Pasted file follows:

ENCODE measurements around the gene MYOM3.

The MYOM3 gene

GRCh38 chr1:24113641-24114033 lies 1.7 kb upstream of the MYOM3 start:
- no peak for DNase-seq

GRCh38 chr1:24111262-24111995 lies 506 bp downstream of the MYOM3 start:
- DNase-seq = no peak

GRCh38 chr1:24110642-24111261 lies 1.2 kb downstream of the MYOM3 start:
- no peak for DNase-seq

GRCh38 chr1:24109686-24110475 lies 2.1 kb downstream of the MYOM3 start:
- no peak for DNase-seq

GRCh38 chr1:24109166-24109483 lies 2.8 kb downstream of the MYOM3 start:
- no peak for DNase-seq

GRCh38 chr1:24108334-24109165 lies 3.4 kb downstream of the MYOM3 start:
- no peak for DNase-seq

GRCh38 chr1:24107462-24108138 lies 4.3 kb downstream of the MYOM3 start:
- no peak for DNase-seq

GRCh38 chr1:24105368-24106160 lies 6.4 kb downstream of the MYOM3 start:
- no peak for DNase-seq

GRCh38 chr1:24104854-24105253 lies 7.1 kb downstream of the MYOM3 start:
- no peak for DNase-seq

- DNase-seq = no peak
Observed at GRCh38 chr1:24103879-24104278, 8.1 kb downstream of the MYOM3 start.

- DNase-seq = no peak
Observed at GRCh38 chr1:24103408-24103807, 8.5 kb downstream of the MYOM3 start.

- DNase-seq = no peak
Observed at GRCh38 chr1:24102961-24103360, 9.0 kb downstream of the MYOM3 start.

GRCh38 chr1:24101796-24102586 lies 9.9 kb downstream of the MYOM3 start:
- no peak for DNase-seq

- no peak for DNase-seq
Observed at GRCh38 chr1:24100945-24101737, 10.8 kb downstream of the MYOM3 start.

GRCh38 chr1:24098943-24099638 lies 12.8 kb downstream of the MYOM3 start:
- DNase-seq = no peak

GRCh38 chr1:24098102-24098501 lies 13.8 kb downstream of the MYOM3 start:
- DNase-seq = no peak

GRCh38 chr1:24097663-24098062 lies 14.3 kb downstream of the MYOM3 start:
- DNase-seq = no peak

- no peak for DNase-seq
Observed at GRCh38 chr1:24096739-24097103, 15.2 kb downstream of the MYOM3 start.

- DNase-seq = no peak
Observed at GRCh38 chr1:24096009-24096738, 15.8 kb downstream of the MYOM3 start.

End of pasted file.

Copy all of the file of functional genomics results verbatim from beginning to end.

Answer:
ENCODE measurements around the gene MYOM3.

The MYOM3 gene

GRCh38 chr1:24113641-24114033 lies 1.7 kb upstream of the MYOM3 start:
- no peak for DNase-seq

GRCh38 chr1:24111262-24111995 lies 506 bp downstream of the MYOM3 start:
- DNase-seq = no peak

GRCh38 chr1:24110642-24111261 lies 1.2 kb downstream of the MYOM3 start:
- no peak for DNase-seq

GRCh38 chr1:24109686-24110475 lies 2.1 kb downstream of the MYOM3 start:
- no peak for DNase-seq

GRCh38 chr1:24109166-24109483 lies 2.8 kb downstream of the MYOM3 start:
- no peak for DNase-seq

GRCh38 chr1:24108334-24109165 lies 3.4 kb downstream of the MYOM3 start:
- no peak for DNase-seq

GRCh38 chr1:24107462-24108138 lies 4.3 kb downstream of the MYOM3 start:
- no peak for DNase-seq

GRCh38 chr1:24105368-24106160 lies 6.4 kb downstream of the MYOM3 start:
- no peak for DNase-seq

GRCh38 chr1:24104854-24105253 lies 7.1 kb downstream of the MYOM3 start:
- no peak for DNase-seq

- DNase-seq = no peak
Observed at GRCh38 chr1:24103879-24104278, 8.1 kb downstream of the MYOM3 start.

- DNase-seq = no peak
Observed at GRCh38 chr1:24103408-24103807, 8.5 kb downstream of the MYOM3 start.

- DNase-seq = no peak
Observed at GRCh38 chr1:24102961-24103360, 9.0 kb downstream of the MYOM3 start.

GRCh38 chr1:24101796-24102586 lies 9.9 kb downstream of the MYOM3 start:
- no peak for DNase-seq

- no peak for DNase-seq
Observed at GRCh38 chr1:24100945-24101737, 10.8 kb downstream of the MYOM3 start.

GRCh38 chr1:24098943-24099638 lies 12.8 kb downstream of the MYOM3 start:
- DNase-seq = no peak

GRCh38 chr1:24098102-24098501 lies 13.8 kb downstream of the MYOM3 start:
- DNase-seq = no peak

GRCh38 chr1:24097663-24098062 lies 14.3 kb downstream of the MYOM3 start:
- DNase-seq = no peak

- no peak for DNase-seq
Observed at GRCh38 chr1:24096739-24097103, 15.2 kb downstream of the MYOM3 start.

- DNase-seq = no peak
Observed at GRCh38 chr1:24096009-24096738, 15.8 kb downstream of the MYOM3 start.